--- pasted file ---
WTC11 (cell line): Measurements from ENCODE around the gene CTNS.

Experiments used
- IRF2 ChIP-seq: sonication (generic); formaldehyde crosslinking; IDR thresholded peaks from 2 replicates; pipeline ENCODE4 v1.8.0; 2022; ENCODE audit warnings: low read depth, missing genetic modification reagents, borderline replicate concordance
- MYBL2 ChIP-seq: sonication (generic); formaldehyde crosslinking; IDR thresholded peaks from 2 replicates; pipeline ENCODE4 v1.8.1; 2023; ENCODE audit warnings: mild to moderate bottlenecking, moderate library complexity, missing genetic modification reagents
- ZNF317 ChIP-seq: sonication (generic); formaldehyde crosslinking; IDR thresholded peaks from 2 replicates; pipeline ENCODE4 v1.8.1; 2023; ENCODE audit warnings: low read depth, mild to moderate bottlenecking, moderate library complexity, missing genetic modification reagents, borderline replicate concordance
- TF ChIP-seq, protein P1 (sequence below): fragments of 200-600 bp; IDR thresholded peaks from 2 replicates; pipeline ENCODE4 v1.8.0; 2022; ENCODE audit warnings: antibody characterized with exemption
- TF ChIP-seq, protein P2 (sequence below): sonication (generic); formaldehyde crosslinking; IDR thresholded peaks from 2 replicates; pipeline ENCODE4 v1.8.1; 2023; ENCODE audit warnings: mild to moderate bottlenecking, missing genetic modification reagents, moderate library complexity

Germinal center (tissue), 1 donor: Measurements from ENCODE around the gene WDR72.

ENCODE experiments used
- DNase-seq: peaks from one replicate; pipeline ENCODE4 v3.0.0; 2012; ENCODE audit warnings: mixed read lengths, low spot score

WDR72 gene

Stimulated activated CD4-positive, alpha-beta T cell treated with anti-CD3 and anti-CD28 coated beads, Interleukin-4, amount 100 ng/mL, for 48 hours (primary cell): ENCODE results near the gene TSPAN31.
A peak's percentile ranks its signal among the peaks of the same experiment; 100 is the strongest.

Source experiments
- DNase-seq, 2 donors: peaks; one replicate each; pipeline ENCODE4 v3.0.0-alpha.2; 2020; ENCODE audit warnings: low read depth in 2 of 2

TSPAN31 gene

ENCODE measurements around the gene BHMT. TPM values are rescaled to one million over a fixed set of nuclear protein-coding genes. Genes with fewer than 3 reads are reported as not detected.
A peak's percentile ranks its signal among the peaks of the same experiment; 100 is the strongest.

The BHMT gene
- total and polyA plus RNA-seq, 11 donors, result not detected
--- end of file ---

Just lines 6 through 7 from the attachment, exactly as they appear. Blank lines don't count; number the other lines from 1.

- TF ChIP-seq, protein P1 (sequence below): fragments of 200-600 bp; IDR thresholded peaks from 2 replicates; pipeline ENCODE4 v1.8.0; 2022; ENCODE audit warnings: antibody characterized with exemption
- TF ChIP-seq, protein P2 (sequence below): sonication (generic); formaldehyde crosslinking; IDR thresholded peaks from 2 replicates; pipeline ENCODE4 v1.8.1; 2023; ENCODE audit warnings: mild to moderate bottlenecking, missing genetic modification reagents, moderate library complexity